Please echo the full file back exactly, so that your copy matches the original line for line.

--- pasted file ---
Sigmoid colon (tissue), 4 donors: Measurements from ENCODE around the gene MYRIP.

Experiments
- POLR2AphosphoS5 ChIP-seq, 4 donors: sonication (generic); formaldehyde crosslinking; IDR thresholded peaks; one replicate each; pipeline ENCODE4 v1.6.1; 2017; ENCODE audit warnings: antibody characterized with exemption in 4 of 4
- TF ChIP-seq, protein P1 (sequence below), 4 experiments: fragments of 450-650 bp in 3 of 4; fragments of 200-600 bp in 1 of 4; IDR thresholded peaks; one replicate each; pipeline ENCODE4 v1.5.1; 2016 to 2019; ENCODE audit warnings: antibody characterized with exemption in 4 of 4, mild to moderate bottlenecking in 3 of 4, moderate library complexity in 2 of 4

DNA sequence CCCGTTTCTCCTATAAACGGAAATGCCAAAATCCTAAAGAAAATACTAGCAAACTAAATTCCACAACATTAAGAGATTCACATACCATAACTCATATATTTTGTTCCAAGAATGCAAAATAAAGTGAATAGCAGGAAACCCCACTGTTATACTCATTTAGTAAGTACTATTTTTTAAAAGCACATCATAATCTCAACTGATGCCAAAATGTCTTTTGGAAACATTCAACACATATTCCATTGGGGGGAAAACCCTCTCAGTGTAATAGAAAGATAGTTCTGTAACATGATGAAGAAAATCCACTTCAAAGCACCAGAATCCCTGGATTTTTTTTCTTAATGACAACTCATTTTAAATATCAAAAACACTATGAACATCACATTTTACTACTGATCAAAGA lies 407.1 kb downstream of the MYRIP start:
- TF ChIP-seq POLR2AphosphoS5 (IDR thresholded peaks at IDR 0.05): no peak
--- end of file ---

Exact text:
Sigmoid colon (tissue), 4 donors: Measurements from ENCODE around the gene MYRIP.

Experiments
- POLR2AphosphoS5 ChIP-seq, 4 donors: sonication (generic); formaldehyde crosslinking; IDR thresholded peaks; one replicate each; pipeline ENCODE4 v1.6.1; 2017; ENCODE audit warnings: antibody characterized with exemption in 4 of 4
- TF ChIP-seq, protein P1 (sequence below), 4 experiments: fragments of 450-650 bp in 3 of 4; fragments of 200-600 bp in 1 of 4; IDR thresholded peaks; one replicate each; pipeline ENCODE4 v1.5.1; 2016 to 2019; ENCODE audit warnings: antibody characterized with exemption in 4 of 4, mild to moderate bottlenecking in 3 of 4, moderate library complexity in 2 of 4

DNA sequence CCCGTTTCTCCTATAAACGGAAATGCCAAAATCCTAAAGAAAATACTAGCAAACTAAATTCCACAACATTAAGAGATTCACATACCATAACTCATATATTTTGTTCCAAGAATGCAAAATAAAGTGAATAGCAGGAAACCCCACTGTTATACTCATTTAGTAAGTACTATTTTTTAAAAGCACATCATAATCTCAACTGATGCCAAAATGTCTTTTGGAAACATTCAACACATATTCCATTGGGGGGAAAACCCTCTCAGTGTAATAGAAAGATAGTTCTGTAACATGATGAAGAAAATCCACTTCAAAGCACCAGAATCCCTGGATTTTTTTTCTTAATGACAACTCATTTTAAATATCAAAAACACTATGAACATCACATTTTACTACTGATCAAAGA lies 407.1 kb downstream of the MYRIP start:
- TF ChIP-seq POLR2AphosphoS5 (IDR thresholded peaks at IDR 0.05): no peak